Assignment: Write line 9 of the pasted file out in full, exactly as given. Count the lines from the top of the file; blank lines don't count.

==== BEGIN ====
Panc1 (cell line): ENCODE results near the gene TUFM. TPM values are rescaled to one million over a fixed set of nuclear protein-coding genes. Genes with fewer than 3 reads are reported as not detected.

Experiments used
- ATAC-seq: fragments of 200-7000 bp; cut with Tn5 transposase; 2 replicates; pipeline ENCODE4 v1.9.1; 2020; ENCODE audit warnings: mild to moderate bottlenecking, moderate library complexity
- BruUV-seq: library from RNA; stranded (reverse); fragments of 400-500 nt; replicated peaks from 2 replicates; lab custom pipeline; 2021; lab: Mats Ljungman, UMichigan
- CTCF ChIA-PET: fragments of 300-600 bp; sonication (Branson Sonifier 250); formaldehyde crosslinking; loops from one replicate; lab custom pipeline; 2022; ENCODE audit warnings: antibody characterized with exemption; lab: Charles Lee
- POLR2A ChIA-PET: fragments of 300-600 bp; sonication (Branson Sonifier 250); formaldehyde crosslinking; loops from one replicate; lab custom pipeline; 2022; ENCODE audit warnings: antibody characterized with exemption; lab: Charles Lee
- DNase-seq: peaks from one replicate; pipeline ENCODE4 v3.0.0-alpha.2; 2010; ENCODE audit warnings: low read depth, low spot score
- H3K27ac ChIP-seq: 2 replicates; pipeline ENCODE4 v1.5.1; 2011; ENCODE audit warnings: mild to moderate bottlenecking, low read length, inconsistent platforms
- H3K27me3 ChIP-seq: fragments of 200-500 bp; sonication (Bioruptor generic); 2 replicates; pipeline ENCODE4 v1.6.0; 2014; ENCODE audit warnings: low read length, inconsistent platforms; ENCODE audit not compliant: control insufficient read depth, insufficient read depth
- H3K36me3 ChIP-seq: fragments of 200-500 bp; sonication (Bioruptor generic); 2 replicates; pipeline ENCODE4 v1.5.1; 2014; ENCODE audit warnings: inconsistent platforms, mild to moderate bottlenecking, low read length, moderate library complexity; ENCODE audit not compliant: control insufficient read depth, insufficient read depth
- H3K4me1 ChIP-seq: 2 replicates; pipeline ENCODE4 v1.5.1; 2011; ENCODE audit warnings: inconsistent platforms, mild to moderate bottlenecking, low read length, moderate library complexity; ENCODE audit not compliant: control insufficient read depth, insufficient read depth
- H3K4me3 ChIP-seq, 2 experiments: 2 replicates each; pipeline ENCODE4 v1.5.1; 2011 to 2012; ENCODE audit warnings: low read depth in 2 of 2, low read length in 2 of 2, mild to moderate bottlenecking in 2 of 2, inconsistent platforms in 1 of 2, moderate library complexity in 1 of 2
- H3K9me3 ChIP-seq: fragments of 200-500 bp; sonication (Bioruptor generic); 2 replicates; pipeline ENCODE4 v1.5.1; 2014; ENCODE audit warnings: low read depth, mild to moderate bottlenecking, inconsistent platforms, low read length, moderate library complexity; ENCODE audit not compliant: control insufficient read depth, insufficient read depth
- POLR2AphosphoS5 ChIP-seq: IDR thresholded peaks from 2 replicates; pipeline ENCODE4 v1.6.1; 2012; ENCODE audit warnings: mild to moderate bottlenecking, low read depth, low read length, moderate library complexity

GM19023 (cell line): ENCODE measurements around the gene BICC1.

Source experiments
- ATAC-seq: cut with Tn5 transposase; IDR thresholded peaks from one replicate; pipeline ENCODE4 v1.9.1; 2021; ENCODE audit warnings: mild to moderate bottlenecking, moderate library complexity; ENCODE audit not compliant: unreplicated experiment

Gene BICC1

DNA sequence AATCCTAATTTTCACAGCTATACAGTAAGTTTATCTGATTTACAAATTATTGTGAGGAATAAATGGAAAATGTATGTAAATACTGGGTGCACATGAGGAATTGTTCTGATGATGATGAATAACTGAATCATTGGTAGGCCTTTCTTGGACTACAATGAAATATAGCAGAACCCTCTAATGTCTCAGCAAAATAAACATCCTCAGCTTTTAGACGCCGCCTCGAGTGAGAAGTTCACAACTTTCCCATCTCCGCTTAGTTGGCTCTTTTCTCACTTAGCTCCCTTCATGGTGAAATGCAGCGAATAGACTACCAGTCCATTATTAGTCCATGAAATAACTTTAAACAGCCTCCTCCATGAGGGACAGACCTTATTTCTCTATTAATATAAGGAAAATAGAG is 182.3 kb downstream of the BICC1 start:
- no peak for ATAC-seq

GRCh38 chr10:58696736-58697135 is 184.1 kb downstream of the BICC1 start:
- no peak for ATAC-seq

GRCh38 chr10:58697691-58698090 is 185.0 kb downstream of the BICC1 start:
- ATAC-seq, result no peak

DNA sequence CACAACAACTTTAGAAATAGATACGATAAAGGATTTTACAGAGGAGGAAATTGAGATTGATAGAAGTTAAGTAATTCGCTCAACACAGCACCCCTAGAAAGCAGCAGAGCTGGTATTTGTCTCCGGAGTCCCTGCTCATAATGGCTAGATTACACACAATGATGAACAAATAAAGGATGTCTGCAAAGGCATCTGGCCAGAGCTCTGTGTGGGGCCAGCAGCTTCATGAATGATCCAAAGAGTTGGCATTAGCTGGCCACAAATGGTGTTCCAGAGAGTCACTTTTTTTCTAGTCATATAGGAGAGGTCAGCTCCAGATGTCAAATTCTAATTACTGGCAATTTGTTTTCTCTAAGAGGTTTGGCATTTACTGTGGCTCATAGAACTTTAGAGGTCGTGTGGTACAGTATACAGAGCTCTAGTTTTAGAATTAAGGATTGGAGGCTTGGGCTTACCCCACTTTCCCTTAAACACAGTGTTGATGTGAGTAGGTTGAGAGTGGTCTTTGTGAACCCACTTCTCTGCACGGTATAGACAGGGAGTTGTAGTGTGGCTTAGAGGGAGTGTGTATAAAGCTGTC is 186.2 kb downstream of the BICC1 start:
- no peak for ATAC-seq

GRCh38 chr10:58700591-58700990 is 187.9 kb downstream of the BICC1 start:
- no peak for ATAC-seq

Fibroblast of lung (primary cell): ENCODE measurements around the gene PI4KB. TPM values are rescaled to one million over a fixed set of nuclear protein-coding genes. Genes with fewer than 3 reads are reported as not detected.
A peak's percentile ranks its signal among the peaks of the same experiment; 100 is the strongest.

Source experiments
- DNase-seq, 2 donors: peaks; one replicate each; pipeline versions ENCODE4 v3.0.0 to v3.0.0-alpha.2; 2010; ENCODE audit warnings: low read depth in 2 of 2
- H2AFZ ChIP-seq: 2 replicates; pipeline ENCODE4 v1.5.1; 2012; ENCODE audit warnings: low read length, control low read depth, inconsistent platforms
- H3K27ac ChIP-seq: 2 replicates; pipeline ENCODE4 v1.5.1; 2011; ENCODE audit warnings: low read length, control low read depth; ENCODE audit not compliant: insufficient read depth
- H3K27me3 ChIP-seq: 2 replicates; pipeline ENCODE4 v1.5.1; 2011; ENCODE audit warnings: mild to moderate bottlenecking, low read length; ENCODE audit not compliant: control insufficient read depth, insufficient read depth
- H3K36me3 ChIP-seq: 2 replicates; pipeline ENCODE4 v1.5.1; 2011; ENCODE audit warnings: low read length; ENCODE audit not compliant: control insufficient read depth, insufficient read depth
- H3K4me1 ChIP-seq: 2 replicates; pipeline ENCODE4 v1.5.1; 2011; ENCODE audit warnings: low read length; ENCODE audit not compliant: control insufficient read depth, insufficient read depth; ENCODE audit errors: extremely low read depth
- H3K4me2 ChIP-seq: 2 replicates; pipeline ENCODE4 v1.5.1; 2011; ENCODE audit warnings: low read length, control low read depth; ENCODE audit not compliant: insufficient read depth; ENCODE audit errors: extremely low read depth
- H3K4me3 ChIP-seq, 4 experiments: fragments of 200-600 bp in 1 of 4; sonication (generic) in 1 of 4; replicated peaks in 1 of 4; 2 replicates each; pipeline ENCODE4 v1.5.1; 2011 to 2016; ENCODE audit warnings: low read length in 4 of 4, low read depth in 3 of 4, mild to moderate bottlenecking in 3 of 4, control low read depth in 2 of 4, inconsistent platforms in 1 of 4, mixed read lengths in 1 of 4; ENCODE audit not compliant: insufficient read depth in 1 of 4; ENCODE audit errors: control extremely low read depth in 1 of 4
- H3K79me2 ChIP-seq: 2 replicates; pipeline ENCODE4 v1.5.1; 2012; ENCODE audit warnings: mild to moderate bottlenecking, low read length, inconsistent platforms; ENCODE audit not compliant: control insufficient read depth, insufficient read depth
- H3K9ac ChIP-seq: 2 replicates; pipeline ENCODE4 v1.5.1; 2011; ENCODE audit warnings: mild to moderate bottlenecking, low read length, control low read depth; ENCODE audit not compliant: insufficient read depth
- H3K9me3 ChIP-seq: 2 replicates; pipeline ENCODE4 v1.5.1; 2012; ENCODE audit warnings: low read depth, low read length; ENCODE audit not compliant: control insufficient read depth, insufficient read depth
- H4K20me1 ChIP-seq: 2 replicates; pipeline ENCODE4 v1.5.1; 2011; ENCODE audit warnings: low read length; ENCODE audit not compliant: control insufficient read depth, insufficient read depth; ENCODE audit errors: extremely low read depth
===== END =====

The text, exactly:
- H3K27me3 ChIP-seq: fragments of 200-500 bp; sonication (Bioruptor generic); 2 replicates; pipeline ENCODE4 v1.6.0; 2014; ENCODE audit warnings: low read length, inconsistent platforms; ENCODE audit not compliant: control insufficient read depth, insufficient read depth